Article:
“Where are we in God’s Rolodex? — or what it means to know God and not merely know of Him”

We hear a lot about the importance of “knowing God” and not just “knowing about God.” We also hear Christians frequently testify that “I don’t have a religion; I have a personal relationship with Jesus Christ.” I believe both of these are very important, even crucial.

But I’ve often thought, “what does it really mean to “know God” or to have a “personal relationship” with our Creator?” Is it some kind of feeling we get? Does it mean He talks to us somehow apart from Scripture? What distinguishes those who know God from those who merely know of God?

As a practicing attorney now for 22 years and whose career lifeblood has depended on my networking skills, I’ve acquired over time what might be described as “a big fat Rolodex.” Actually, several years ago I went totally electronic and it’s actually and Outlook database, but you get the point. I’ve got thousands of names in the Rolodex representing nearly everyone I’ve ever even met and in many case people I’ve never met but only telephoned or emailed.

As a result, a regular thing that happens to me is I end up assisting people looking for jobs who desire to pump me for contacts in their job search. Sometimes it’s people I know who seek my assistance in their networking and sometimes it’s actually people I don’t know who have received my name after visiting someone I do know who sent them my way. (It kind of reminds me of that old line about sexually transmitted disease, I guess every time you network with someone you need to be aware that you’re really networking with every person they’ve ever networked with!) I don’t mind helping even strangers in their job search because I’ve been unemployed myself before (1993) and actually my company today is downsizing me out of employment so I feel that “what goes around comes around”.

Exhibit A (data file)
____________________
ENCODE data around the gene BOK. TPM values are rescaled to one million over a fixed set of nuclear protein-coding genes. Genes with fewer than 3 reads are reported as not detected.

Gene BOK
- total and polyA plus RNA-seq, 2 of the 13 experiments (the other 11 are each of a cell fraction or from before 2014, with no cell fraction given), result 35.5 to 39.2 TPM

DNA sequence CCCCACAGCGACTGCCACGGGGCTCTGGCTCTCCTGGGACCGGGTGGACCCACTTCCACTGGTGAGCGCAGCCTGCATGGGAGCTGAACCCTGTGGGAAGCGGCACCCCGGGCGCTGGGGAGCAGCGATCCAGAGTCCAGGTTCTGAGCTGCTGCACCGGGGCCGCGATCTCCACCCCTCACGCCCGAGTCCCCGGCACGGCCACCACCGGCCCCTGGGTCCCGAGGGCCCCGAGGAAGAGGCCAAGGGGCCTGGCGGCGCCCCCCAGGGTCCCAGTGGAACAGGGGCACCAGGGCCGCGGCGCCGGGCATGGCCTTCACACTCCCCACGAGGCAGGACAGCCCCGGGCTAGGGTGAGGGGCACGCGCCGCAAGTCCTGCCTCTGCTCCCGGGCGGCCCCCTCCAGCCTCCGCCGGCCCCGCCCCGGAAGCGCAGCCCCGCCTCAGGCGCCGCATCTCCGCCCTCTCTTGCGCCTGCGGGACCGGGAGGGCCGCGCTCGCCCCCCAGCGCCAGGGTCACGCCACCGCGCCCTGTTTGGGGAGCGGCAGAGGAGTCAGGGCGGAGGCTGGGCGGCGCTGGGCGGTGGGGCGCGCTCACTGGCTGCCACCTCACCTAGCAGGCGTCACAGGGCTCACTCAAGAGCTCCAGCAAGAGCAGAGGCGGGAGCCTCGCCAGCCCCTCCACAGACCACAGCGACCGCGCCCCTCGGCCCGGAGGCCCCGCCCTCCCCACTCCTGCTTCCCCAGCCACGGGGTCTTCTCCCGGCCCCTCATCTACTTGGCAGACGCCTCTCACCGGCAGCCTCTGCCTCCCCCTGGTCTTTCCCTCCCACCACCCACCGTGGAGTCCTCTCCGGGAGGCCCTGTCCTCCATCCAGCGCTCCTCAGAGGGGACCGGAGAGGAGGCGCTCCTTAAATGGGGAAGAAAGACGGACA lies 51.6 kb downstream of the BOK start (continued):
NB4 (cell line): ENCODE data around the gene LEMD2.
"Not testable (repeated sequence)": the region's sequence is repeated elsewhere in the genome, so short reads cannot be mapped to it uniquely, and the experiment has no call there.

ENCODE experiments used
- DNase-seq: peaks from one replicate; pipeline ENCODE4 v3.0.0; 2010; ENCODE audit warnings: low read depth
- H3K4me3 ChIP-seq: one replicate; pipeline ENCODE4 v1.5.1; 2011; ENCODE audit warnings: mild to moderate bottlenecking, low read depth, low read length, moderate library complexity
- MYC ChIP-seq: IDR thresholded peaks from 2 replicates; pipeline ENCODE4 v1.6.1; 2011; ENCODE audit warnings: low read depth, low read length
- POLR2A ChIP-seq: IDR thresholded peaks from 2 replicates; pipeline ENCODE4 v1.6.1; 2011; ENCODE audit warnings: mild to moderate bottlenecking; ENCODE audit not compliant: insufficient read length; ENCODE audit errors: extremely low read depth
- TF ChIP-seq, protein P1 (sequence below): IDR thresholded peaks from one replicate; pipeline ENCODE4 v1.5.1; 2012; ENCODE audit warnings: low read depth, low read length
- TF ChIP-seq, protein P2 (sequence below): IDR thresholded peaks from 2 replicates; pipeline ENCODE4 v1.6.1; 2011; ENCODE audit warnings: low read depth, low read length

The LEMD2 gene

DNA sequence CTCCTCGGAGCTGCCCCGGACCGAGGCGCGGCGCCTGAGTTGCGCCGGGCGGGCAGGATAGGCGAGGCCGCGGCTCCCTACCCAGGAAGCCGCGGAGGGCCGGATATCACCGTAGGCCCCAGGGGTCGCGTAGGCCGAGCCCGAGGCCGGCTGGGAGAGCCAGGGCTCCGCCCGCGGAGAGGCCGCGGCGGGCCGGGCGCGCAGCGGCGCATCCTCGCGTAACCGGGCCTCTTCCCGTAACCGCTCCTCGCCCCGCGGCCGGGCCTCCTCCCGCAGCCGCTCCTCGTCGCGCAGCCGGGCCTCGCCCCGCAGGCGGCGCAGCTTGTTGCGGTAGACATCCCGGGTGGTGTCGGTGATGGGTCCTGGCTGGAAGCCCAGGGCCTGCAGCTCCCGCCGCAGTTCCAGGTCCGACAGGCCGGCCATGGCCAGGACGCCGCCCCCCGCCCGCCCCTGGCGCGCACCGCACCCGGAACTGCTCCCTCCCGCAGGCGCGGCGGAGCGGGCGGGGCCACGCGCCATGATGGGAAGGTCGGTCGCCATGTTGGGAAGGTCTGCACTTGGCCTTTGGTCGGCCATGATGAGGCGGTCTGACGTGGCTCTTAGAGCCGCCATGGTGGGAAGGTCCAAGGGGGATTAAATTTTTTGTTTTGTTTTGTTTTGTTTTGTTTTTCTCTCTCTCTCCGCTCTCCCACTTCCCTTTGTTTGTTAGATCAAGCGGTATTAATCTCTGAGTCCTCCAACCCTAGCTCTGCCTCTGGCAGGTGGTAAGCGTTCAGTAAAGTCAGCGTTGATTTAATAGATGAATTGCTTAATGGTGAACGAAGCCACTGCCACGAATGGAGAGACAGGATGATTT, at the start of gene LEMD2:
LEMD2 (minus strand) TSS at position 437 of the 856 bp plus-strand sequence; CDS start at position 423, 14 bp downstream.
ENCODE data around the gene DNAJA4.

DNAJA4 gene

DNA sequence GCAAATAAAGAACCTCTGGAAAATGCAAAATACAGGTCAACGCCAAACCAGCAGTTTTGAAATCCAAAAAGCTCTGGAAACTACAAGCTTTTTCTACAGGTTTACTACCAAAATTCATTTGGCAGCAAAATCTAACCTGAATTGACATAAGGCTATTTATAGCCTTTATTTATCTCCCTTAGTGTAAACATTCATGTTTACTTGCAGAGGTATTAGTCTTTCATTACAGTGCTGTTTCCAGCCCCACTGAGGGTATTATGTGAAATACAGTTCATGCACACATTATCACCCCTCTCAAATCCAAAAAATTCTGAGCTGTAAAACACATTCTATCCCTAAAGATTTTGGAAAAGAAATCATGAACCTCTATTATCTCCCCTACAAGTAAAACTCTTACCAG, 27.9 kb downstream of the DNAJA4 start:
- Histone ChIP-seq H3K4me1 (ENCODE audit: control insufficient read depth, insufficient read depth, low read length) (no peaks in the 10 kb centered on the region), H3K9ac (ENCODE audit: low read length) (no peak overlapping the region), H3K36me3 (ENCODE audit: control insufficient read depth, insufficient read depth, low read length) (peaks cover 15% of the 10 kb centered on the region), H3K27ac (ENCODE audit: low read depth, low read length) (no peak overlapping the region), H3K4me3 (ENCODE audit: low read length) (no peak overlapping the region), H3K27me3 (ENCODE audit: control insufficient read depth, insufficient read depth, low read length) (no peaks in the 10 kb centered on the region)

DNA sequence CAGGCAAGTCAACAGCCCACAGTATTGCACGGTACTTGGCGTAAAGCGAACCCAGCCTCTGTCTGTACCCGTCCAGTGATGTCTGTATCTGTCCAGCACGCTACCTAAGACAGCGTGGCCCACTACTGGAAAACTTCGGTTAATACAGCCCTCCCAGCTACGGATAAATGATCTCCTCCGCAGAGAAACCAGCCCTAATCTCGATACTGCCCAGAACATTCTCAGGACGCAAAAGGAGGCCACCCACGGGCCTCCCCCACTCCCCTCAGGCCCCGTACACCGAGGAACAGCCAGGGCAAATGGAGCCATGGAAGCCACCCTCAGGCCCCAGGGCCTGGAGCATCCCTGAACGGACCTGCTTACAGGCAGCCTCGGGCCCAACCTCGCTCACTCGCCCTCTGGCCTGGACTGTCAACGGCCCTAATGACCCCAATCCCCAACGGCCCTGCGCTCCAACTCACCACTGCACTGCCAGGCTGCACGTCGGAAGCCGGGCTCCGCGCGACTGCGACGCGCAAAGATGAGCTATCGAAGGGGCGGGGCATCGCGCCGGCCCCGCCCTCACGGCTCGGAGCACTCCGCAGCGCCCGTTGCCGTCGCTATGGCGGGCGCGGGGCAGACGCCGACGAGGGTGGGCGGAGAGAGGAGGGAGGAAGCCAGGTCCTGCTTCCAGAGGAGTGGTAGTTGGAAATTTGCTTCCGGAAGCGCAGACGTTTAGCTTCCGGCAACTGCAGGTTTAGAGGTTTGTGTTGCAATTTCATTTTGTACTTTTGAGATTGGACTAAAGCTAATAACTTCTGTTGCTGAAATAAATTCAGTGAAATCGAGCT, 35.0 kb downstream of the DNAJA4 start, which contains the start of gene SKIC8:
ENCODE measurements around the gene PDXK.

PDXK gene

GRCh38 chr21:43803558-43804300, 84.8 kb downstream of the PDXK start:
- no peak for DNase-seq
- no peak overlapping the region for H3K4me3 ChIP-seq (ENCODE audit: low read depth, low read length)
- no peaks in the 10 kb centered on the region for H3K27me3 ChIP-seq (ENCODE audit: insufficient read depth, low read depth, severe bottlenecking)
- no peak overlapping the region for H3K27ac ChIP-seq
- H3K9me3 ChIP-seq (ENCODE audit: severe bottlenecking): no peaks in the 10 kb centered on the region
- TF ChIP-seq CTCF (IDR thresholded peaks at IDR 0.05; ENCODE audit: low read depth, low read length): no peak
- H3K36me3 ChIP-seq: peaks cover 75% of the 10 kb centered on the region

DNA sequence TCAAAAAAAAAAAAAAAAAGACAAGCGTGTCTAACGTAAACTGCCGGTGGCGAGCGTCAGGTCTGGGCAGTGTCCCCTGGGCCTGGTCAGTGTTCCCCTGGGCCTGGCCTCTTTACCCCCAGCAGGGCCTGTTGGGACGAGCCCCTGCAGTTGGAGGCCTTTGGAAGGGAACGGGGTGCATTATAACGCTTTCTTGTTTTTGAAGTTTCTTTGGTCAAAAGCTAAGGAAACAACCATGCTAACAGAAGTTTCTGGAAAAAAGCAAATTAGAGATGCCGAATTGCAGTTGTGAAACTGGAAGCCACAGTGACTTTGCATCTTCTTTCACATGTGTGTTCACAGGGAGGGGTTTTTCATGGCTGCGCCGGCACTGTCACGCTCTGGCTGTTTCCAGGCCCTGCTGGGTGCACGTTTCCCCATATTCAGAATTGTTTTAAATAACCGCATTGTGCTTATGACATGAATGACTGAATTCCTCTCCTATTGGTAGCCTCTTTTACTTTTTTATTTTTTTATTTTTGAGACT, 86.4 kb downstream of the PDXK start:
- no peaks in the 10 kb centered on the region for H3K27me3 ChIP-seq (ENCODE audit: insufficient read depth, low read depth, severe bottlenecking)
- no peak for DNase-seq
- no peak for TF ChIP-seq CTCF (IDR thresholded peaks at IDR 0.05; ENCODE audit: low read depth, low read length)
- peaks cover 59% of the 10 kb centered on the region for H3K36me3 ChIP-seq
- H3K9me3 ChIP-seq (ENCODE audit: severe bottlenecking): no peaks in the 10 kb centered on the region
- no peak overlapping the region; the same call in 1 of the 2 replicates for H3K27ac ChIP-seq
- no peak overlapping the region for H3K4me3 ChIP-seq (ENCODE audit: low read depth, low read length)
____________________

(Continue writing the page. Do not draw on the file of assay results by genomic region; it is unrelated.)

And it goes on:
When I meet with these people, I usually go through my Rolodex and suggest they contact people using my name. As I look through the names and addresses I’ve collected I am reminded that I don’t “know” everybody equally, and I often feel the need to disclose that to the person I’m helping.

It usually goes like this:

. . . .

“Ernie Email and I worked on a couple of projects together. Apart from exchanging emails, we’ve never actually communicated. He’s never called me on the phone even. But feel free to contact him if you want to.

“Tom Jones here is a big player in the tidily winks industry. I met him once at the preschool toy convention. I don’t think he’d remember me, but he might. I haven’t spoken to him since we first met. Send him a letter, but don’t get your hopes up.

“Angela Adversaria was the attorney who represented MindOverMatter.com when we did that big deal last year with them. She’d remember me for sure but we were on opposite sides of the table. But if you want an “in” at MindOverMatter.com then you should definitely try her.

“Harry James here is a powerhouse banker. We went golfing five years ago, so I think he’d remember me, but he might not recognize my name immediately. You might have to remind him that I played golf with him and accidentally broke his putter. That will jog his memory.”

“Martha Mewart is a very well known domestic engineering consultant and author. I solicited her business several times, but she kindly and politely declined. There’s no doubt she’ll remember me but I’m not positive that she’ll want to do you any favors just because I asked. But give it a shot.

“Mike Mammon is a real estate broker who owes me money and hasn’t paid. I keep calling him but he hasn’t returned my call recently. But he knows a lot of people so why don’t you go ahead and give it a try. He definitely will know my name when you use it.

“Larry Potter used to be a client of mine. I handled all his legal work and he paid my bills so I guess he was satisfied, but I haven’t heard from him in quite some time. I’m not really sure where he is now or if this phone number is still good. But if you are able to reach him and you say I said to call, I think he’ll call you back and maybe he can help.